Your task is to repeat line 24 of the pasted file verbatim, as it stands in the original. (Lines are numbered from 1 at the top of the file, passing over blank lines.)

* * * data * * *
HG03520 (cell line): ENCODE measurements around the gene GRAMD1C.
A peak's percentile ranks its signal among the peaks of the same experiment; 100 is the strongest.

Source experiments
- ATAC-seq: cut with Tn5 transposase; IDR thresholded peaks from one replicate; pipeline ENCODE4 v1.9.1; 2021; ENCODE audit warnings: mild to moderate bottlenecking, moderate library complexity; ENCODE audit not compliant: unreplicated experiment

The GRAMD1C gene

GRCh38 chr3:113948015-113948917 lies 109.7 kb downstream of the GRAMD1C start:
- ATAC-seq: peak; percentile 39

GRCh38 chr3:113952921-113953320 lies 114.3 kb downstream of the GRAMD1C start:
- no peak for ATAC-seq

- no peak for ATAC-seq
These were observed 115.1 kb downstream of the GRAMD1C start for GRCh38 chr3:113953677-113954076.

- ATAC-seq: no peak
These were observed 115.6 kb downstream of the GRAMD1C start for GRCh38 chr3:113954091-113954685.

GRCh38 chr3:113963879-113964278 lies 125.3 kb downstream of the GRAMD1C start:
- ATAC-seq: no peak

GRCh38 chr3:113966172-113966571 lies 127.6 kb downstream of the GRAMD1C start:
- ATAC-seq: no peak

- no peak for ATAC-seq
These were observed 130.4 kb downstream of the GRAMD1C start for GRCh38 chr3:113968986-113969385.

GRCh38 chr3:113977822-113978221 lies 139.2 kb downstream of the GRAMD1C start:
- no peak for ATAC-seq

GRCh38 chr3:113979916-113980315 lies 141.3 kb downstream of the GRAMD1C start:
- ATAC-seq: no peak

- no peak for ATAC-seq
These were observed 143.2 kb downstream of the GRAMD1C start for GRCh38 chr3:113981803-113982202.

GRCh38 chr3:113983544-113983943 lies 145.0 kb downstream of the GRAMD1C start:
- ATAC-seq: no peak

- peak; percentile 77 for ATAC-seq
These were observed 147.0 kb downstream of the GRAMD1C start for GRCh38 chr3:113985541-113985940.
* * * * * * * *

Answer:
- no peak for ATAC-seq